It was while watching an episode of Vampire Prom32 that Nicole saw the commercial for Miss Teen Dream and figured out the perfect solution to her problem: pageants. They offered something Nicole actually wanted — scholarship money — and it satisfied her mother’s craving for the spotlight. So Nicole learned traditional Nigerian drumming, which she didn’t totally rock at but it wasn’t like the judges knew anything about Nigerian drumming anyway. She let her mother relax her hair and oil up her skin with cocoa butter. Over afternoon teas, she made nice with the alumnae of Delta Sigma Theta so they’d sponsor her for regionals. She even let her mother pick her platform: Beautifying America, because there was nothing controversial about cleaning up litter, nothing that would make the country uncomfortable.
Now, out in the jungle by herself — by herself! — she felt at peace. In fact, she was giddy. She hummed an old Boyz Will B Boyz tune as she tested the drum. Not bad. A sharp cracking sound reminded Nicole that there were other dangers out here. She crouched and held her stick ready. The sound came from her right. Someone or something was definitely there. Nicole ducked behind a tree and held her breath. The cracking sound came closer. And closer. She’d heard once that the best defense was a good offense. She grabbed the stick in one hand and her knife in the other. With a loud “Keee-yaaaaah!” she leapt out.
“Aaaahhhh!” Shanti cried, arms up.
Nicole blinked. “Bollywood? What are you doing?”
“I was following you. And I told you, don’t call me Bollywood. So,” Shanti said. “What are you doing out here?”
Nicole chewed at a fingernail. “Um, I came out here to have an adventure and find myself.” By myself, she thought.
“Great. I’ll come with you. I’d like to have an adventure, too,” Shanti said. “You shouldn’t bite your nails.”
Nicole quickly dropped her hand to her side. She balled her fingers into a fist and released them again.
“Um, no offense, but I kind of wanted to explore on my own for a bit.”
“Why?” Shanti said in that suspicious way that always put Nicole on the defensive.
“I just do, okay?”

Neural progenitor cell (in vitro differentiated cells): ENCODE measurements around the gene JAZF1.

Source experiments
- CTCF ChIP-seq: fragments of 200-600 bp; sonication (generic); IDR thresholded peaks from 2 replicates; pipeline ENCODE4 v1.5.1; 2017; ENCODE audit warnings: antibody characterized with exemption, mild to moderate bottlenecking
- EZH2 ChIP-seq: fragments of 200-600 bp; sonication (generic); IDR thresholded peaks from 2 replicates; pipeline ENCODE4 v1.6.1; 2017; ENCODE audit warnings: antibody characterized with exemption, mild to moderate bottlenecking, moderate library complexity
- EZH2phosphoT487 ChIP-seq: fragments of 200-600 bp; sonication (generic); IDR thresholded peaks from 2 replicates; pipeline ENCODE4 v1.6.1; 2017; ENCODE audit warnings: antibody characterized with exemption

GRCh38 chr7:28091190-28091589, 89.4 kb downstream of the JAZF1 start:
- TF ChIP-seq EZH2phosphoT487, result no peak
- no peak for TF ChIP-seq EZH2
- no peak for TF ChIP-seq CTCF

“Well, you don’t have to get mad about it,” Shanti said. “Besides, there’s no law that says I can’t be out here, too.”
Nicole started to say, “Fine. Go ahead.” But she was tired of bowing to everyone’s needs but her own. “You know what? I’ll go somewhere else, then.” She grabbed her new drum.
“I knew it. You’re practicing,” Shanti said in triumph. “Trying to get ahead.”
“What? No! I just made this,” Nicole said, and she wondered why she was even explaining herself. “Why are you following me? You don’t even like me.”
“That’s not tr —”
“Please. You have been eyeballing me ever since we met. Don’t lie. It’s just the two of us out here. You can stop with the We’re All One Big Happy World routine.”
Shanti’s smile faded. “Okay. Since we’re being honest. This is a competition. And I am in it to win.”
“Okay. I can get with that. But you don’t give the other girls a hard time.”
“Because they’re not my competition. You are,” Shanti leapt ahead of Nicole on the path. “Come on. You know they’ll never let two brown girls place. And then there are the similarities: You want to be a doctor; I want to be a scientist. You’re doing Nigerian drumming; I’m doing Indian dance. I’ll bet your platform is something nonthreatening like saving animals or teaching kids with cancer to make stuffed animals.”
“Cleaning up litter,” Nicole admitted.
“Hold on. I need this pageant for the scholarship money. So I can go to medical school.”
“And I don’t need the money?”
“I don’t know! I don’t know anything about you. Because you’re like this big mystery. I’m getting to know everybody else. But you, you’re like a window display for an empty store, if you ask me.”
Shanti’s eyes burned. “Maybe I like to keep myself to myself.”
“Fine. Do that. And I’m going for a walk. By myself. Just go on back to camp.”
“I can’t,” Shanti said, wide-eyed.
Nicole put a hand on her hip. She sighed. “Why?”
“Stuck being unpleasant?”
“No. I mean I am literally stuck. I can’t move my feet.” A hint of panic worked its way into Shanti’s voice. “I think this is quicksand!”